Burial has been rather prolific over the last couple years, despite no sign of his long-awaited third album. His latest project, Antidawn, is long enough to qualify as that mythologized album. However, it’s smartly classified as an EP, because this is likely his sparsest, barest work yet.
These days, Burial seems content to look back at his legacy. Recently, he’s collaborated with old friends Four Tet and Thom Yorke on a pair of low-key songs, pulled old tricks out of his hat on a split EP with fellow London dubstep artist Blackdown, and released a reissue of most of his songs over the ’10s. Antidawn doesn’t stray too far from these projects, taking Burial’s trademark ambiance and dialing it up to the maximum.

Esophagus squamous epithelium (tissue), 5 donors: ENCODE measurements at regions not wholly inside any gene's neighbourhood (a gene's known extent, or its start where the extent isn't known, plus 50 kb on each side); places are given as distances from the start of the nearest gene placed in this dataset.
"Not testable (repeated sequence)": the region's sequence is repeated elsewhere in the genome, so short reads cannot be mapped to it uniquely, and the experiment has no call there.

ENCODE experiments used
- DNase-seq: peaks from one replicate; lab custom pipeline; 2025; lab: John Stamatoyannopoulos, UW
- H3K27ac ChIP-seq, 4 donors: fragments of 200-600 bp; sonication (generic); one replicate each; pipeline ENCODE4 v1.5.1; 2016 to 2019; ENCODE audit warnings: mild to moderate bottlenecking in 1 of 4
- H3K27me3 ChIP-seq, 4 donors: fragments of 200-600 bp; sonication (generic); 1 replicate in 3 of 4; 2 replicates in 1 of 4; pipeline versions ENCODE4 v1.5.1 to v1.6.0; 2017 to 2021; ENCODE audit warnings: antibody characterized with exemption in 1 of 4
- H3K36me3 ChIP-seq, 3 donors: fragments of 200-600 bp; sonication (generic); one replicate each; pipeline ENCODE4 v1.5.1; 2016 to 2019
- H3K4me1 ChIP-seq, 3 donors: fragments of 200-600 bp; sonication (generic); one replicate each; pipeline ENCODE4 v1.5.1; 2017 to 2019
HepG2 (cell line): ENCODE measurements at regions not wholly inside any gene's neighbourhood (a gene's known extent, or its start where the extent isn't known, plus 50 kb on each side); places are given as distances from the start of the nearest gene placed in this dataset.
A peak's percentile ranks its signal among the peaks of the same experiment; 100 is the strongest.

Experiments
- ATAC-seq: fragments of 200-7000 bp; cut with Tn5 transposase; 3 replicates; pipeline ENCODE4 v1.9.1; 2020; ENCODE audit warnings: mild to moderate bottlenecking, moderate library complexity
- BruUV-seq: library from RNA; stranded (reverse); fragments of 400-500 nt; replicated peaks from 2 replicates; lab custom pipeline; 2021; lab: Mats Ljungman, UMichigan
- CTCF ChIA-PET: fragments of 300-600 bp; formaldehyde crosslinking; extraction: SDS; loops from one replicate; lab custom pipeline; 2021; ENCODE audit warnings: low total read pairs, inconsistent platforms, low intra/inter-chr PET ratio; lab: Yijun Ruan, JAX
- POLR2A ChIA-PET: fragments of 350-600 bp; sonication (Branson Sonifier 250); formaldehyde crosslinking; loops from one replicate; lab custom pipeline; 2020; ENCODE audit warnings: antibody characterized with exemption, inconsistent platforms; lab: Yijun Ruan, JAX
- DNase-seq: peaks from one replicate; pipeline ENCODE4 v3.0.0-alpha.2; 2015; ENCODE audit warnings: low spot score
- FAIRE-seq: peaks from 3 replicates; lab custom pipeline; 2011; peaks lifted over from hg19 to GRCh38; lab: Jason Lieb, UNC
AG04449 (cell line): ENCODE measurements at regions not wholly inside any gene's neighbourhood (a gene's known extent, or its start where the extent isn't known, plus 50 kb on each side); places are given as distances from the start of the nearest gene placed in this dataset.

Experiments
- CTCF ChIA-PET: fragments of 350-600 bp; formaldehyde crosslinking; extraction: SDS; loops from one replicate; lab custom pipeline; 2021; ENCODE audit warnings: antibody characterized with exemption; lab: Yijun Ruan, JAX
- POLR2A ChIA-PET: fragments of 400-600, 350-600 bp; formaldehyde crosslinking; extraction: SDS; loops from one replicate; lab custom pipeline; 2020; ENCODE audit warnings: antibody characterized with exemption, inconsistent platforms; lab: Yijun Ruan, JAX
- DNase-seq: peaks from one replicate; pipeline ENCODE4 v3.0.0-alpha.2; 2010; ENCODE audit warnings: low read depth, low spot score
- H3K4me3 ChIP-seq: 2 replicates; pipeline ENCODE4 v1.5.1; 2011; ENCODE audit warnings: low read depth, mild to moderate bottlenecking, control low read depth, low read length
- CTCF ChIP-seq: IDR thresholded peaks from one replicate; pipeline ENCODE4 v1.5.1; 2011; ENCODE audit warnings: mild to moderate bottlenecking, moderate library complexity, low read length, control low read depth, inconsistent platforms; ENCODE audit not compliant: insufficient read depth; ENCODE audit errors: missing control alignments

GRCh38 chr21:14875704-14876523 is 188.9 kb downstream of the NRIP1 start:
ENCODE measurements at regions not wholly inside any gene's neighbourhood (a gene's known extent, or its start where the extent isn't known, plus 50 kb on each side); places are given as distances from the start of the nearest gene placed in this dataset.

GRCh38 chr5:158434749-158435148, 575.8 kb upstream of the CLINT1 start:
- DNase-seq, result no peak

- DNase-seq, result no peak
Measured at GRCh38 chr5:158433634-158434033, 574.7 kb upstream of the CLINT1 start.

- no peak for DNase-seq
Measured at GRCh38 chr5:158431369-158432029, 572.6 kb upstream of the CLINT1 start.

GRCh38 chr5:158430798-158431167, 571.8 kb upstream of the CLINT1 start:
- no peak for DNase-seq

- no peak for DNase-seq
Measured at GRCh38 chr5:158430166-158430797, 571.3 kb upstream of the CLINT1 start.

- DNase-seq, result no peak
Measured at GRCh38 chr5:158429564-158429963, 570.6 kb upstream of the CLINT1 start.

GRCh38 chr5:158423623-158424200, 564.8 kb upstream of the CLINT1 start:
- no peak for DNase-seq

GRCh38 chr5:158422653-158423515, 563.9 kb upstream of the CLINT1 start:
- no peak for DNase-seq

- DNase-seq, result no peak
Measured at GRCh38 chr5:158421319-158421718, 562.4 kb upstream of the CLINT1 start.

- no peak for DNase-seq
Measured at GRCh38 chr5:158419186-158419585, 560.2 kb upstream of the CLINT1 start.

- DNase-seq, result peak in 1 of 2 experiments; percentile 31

Strip away the idiosyncratic drums from Burial’s sound and you’re left with this project. While there’s few new ideas here, it hardly matters when the results are this enchanting. Burial shows a lot of restraint on this album, guiding the listener through several minutes of haze to present them with precious moments of melodic clarity… Only to strip it away seconds later.
Across these 40 minutes, Burial does what he does best– he constructs a soundscape that feels like an entire universe. Is he doing it to diminishing returns? Sure, maybe. But there are many moments here to remind the listener the magic of Burial’s sound is not lost.